Friday, July 22, 2011
Norway, the Peace Nation
As a traveler, a student, and a person, today has been one of the more trying days of anytime I have been abroad. As I said on my Facebook page earlier, a quiet, rainy day in Oslo took a turn in a very different direction this afternoon. First, my Augie colleague Michael Seeley and I were made aware that Augie's Associate Dean of Students of 21 years, Tracy Riddle, passed away. She was a friend to everyone in the Augie community; her presence will be greatly missed. I remember meeting with her on the day after finals this spring and she was so excited about projects for the next academic year. The remembrances of Tracy that quickly appeared on Facebook affirmed the community that Augie is and Tracy's impact on it.
Next, we saw a short news clip online about an explosion in downtown Oslo. We all heard a loud noise a little while before, but never imagined the destruction created and sense of security that was penetrated in that moment. The local newspaper, Aftenposten, shared a few images with a brief report in Norwegian. Soon, the BBC was carrying video and live updates. Two of the American students I am with were downtown at the time and felt the windows shake in the office they were in. Those two were able to get back to the University Campus (a 5 minute metro ride) safely. As of now, we do not know of any ISS students who were at the scene or injured in any way.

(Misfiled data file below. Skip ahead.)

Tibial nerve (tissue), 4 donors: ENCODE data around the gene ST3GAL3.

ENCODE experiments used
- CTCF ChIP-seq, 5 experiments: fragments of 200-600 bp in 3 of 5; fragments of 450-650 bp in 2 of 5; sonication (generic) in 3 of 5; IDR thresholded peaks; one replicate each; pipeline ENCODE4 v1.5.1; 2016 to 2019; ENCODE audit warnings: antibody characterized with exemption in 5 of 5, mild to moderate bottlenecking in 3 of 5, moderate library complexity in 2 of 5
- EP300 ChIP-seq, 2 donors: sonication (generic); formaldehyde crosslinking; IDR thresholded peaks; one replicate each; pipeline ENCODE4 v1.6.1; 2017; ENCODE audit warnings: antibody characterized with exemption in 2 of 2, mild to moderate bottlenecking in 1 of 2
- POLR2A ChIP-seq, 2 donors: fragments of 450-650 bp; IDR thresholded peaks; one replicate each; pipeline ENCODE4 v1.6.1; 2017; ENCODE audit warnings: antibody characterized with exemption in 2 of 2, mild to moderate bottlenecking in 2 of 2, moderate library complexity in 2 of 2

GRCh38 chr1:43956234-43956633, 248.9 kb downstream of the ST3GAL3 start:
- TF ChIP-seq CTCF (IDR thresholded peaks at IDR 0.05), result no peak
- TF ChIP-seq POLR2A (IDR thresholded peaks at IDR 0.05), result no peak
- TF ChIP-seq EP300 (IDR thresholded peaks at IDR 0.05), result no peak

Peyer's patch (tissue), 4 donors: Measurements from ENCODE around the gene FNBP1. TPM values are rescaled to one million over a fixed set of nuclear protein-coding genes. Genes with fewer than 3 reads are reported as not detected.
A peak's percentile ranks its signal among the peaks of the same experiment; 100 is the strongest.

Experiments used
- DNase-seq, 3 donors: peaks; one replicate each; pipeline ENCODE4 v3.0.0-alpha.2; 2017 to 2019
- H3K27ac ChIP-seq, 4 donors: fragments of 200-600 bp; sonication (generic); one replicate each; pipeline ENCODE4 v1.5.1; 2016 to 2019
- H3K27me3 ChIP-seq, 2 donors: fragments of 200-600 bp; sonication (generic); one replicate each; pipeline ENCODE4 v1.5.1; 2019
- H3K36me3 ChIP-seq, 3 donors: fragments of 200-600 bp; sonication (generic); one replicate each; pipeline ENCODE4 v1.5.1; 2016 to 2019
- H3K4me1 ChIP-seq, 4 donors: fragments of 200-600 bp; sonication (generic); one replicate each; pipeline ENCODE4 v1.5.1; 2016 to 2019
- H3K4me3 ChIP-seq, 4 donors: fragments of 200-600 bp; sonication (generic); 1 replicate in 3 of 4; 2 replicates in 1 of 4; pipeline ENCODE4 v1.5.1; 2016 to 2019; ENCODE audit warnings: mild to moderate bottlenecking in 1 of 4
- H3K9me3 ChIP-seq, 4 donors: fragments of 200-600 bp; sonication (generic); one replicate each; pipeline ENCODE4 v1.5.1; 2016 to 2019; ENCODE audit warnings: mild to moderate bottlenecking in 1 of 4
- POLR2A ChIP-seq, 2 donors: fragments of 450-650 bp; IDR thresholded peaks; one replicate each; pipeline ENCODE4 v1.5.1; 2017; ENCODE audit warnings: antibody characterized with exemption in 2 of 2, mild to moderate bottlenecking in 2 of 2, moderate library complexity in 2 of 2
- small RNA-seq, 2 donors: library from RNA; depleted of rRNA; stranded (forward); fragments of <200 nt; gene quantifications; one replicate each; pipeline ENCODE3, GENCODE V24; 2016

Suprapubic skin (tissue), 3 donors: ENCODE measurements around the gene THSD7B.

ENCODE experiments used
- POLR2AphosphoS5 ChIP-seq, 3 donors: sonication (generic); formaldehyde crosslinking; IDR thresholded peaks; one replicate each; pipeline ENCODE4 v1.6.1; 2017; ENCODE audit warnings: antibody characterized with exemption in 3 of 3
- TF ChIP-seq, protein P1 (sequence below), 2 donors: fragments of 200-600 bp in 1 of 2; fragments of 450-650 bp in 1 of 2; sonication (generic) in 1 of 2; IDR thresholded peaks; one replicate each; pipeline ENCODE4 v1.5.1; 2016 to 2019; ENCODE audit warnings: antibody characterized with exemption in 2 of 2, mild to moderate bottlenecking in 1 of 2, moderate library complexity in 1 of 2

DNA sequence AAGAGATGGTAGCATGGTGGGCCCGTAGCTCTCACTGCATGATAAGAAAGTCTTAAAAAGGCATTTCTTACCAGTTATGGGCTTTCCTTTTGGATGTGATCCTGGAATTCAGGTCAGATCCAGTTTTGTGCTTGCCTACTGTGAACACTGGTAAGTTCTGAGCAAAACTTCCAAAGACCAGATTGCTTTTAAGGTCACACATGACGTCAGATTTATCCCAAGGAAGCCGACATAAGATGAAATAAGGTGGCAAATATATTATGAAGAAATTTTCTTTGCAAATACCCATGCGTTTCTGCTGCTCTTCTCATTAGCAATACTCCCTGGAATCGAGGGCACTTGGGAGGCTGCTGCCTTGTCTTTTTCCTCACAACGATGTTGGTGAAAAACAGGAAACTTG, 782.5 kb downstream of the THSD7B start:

I suppose it is the natural reaction of any people or country under attack to ask themselves: why us? Many people around the globe, including Norwegians, are especially asking, why Norway? The small, Scandinavian kingdom has not seen a bomb go off in its capitol city since the Nazi occupation during World War II. Norway is a world leader in peace and humanitarian efforts. Why Norway?
It doesn't do any good to speculate "why" this happened as enough people are already doing that and more news is developing at present. What I do know and can speak to is the reaction felt in Norway. Norway is known as peace nation and is not used to being the subject of attack. Few people here or abroad could have predicted the day would come when we would see the headline "Terrorism in Norway" as one website put it.
Shortly after the senseless attack downtown, a gunman dressed as a police officer opened fire at a youth camp about 30 miles west of Oslo. Prime Minister Jens Stoltenberg, whose office was targeted earlier today, was scheduled to visit the camp tomorrow. They now suspect that the gunman claimed the lives of several people at the Labor Party rally on the island.
One of my Norwegian friends shared the following message on his Facebook page: This is a time for unity and togetherness, not hatred and fear! Keep a cool head, and a warm heart. Please keep the people of Norway in your thoughts.
So where does this leave peace? I'll conclude with this passage, one of Tracy's favorite, that Augie's Dean Dr. Jim Bies shared with students in an email today:
"For I know the plan I have for you, says the Lord . . . plans to give you a future and a hope." Jeremiah 29:11
On a lighter note, I'll be white-water rafting in Jotunheimen (The Home of the Giants), north of Oslo, for the weekend. BBC is your best bet to get the real story out of Oslo. More when I return on Monday.